Sections 3 and 4 of the Act prohibit and make punishable the giving, taking or demanding dowry. Section 5 makes an agreement for giving or taking dowry also void. On the basis of these provisions if dowry is given or agreed to be given as consideration for the marriage, it comes within the mischief of the Act. In this case the document is styled a sale deed. The consideration is said to have been received previously. Though the plaintiff has got a case that he paid Rupees 1,000/- to the vendors for the tobacco business of the father, that is not satisfactorily proved. PWs. 1 to 3 (the evidence is taken in the connected case wherein the present plaintiff is only a defendant) clearly swear that there was an agreement between the plaintiff here and the defendant's father before the 'Nikah', that a sum of Rs. 1,250/- or properties worth that was agreed to be given to the plaintiff for the marriage of plaintiff and the defendant. P. W. 2 is an attestor to the sale deed as well as the gift deed executed on the same day as the sale deed. He has stated that the sale deed was executed in performance of the agreement to pay dowry. He has also stated that the document was styled a sale deed only to cover the otherwise invalid transaction. The Courts below have believed the witnesses and come to the conclusion that the sale deed is really an assignment for the purpose of dowry and that no consideration as recited in it passed before the transaction. Though the appellant's counsel tried to make out that there is inconsistency between the pleadings and the evidence regarding the transaction alleged by the defendant, I do not find any substantial inconsistency. It was stated in the written statement that Rs. 1,250/- was agreed to be paid to the plaintiff, that Rs. 250/- was paid and since the balance could not be paid one-half of the property was transferred to the plaintiff towards that. The evidence let in by the witnesses also proceed on the same line. In this view it is not open to me go into the evidence and came to my own conclusion regarding the nature of the transaction. I am bound by the concurrent finding of fact have to proceed on the basis that the transfer evidenced by Ext. B-1 sale deed is really a transfer for dowry.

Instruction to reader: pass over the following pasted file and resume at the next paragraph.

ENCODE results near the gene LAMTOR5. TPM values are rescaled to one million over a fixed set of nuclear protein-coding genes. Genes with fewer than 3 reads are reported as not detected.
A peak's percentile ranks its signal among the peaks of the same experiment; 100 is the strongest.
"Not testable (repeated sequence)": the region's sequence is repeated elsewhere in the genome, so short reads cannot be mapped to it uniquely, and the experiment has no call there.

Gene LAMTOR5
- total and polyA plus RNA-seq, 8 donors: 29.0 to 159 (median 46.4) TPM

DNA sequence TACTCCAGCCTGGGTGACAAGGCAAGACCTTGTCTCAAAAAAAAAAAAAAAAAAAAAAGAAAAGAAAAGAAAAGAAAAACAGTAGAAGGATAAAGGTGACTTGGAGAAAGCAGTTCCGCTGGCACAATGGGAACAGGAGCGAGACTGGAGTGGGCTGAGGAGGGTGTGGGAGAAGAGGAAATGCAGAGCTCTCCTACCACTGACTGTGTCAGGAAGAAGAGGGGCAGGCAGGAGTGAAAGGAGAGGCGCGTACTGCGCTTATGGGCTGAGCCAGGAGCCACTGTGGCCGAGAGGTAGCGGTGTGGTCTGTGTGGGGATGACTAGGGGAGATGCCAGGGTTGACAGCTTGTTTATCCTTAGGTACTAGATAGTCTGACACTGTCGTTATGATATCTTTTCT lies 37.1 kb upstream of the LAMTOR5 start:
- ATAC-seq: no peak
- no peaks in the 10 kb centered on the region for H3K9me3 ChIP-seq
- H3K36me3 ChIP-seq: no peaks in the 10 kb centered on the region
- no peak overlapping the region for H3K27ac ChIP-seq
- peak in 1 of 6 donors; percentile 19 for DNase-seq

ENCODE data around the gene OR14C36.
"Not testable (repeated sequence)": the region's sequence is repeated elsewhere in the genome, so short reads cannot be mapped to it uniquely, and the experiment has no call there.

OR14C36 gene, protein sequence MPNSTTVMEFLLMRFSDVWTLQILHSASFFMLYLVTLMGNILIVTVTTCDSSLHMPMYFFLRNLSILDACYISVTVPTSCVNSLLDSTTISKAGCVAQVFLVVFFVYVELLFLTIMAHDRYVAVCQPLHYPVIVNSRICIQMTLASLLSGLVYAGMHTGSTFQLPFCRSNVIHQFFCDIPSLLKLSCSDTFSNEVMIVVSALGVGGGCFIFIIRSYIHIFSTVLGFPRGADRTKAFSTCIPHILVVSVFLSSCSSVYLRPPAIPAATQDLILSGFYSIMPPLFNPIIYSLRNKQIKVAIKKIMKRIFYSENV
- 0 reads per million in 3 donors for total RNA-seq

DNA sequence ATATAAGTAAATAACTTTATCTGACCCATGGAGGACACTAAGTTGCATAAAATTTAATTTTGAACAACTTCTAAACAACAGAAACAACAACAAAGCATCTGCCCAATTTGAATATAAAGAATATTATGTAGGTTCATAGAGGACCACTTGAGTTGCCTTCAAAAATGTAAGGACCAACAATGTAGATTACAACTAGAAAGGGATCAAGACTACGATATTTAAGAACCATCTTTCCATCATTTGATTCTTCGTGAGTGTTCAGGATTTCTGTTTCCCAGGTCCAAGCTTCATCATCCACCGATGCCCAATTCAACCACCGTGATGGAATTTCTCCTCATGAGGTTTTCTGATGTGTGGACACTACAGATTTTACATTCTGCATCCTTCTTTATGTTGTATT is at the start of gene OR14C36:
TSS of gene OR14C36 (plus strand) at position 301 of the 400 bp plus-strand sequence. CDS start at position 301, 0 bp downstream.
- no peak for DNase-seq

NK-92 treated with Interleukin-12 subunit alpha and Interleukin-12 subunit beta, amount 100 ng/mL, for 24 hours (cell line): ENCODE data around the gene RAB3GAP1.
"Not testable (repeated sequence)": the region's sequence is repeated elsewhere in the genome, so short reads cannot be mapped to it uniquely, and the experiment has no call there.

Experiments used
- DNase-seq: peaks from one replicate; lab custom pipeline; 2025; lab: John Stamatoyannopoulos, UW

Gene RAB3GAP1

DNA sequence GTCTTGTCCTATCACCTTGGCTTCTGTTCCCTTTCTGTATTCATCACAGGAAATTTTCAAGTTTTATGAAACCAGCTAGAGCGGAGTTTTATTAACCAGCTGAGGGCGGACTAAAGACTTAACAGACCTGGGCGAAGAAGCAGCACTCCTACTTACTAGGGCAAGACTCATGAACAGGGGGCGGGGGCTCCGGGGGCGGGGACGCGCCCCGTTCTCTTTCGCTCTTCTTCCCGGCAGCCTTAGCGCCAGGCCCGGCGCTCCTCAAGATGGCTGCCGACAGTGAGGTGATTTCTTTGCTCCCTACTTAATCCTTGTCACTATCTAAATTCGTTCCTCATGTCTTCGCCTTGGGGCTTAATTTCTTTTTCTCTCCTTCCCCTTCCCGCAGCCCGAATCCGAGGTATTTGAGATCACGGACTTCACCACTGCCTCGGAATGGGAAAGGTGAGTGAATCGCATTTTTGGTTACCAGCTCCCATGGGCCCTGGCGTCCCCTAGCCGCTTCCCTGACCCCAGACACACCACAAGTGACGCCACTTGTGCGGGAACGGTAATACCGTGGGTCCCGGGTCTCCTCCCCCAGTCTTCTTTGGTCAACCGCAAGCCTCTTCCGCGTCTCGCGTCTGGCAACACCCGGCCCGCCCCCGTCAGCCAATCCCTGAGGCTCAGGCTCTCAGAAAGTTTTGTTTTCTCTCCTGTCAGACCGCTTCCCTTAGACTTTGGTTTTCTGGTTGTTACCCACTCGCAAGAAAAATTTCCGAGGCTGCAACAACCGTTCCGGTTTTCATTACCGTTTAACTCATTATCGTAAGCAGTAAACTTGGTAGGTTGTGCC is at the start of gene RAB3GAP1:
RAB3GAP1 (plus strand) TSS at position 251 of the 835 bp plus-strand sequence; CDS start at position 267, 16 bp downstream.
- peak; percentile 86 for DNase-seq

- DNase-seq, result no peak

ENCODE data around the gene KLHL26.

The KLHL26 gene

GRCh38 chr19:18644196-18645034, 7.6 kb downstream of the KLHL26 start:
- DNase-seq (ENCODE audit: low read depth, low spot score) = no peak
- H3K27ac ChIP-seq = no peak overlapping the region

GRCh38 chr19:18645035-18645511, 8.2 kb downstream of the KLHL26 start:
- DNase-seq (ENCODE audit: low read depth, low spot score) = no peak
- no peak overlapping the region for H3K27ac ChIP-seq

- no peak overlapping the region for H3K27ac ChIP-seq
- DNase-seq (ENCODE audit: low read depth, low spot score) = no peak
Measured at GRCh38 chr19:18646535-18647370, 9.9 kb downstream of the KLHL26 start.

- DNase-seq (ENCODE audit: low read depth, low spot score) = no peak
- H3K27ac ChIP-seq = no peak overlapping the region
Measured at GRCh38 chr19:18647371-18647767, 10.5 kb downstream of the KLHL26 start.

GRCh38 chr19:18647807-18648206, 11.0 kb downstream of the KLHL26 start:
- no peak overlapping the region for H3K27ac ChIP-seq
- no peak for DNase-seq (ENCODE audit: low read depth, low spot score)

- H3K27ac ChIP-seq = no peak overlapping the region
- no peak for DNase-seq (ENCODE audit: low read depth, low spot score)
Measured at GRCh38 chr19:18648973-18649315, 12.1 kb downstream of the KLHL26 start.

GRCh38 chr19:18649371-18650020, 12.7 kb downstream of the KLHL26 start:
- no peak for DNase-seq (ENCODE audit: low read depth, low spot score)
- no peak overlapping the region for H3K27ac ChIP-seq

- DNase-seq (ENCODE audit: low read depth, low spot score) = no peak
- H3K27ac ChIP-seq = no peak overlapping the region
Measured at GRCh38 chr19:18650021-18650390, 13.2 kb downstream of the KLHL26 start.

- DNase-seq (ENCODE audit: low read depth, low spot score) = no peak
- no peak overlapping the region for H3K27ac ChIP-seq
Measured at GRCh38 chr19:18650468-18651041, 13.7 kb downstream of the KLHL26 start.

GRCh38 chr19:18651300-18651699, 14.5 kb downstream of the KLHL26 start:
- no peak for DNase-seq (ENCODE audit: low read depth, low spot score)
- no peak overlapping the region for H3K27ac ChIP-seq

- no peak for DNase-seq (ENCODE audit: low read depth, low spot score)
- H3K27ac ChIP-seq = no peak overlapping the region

4. The further question is whether the transaction is void. Both the Courts proceed on the basis that the transaction is void, as offending Section 23 of the Contract Act read with Section 6(h) of the Transfer of Property Act. But, when the Courts found that the document is a transaction by way of dowry, there is no scope for approaching the case as if the transaction is a sale. No doubt, demanding, giving or taking or agreement to give or take a dowry are all invalid as per Sections 3, 4 and 5 of the Dowry Prohibition Act. But, if in violation of those provisions dowry is given and received, the consequence is not that the transaction is invalid, the consequence is that provided for in the Act itself in Section 6 which is in the following terms :--